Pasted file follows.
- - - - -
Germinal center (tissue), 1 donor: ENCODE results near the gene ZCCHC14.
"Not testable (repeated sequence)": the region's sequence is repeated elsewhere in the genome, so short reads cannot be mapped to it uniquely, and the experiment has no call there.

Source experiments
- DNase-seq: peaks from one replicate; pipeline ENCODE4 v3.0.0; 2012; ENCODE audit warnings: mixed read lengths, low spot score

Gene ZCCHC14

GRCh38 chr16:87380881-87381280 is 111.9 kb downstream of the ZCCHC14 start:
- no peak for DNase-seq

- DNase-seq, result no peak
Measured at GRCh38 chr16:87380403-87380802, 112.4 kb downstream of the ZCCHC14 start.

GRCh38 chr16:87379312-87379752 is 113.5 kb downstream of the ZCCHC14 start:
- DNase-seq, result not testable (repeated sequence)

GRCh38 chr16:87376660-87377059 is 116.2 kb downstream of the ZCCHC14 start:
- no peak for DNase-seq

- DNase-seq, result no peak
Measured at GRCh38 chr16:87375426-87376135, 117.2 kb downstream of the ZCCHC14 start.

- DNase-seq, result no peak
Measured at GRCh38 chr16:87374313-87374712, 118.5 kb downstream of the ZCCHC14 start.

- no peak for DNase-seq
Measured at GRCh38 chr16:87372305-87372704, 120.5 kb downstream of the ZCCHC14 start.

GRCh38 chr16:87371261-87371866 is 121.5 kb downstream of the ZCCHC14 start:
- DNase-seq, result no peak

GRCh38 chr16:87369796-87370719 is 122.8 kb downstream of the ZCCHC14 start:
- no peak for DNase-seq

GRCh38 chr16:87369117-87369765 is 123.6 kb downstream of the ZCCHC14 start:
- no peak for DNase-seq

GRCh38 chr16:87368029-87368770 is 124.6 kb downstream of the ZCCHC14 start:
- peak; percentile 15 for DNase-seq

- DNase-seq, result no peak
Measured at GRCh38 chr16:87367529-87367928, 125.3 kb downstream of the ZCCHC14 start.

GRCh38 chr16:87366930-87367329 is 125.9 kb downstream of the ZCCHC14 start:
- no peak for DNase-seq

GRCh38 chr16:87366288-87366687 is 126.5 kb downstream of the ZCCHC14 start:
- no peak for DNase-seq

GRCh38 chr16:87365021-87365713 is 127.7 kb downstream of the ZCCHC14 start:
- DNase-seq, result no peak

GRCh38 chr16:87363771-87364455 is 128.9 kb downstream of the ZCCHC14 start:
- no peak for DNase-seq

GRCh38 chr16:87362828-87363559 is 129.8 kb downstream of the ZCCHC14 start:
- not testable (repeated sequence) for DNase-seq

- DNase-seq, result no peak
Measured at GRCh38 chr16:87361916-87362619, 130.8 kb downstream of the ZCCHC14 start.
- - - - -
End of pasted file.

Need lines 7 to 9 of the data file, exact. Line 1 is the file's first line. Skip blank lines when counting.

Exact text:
- no peak for DNase-seq

- DNase-seq, result no peak
Measured at GRCh38 chr16:87380403-87380802, 112.4 kb downstream of the ZCCHC14 start.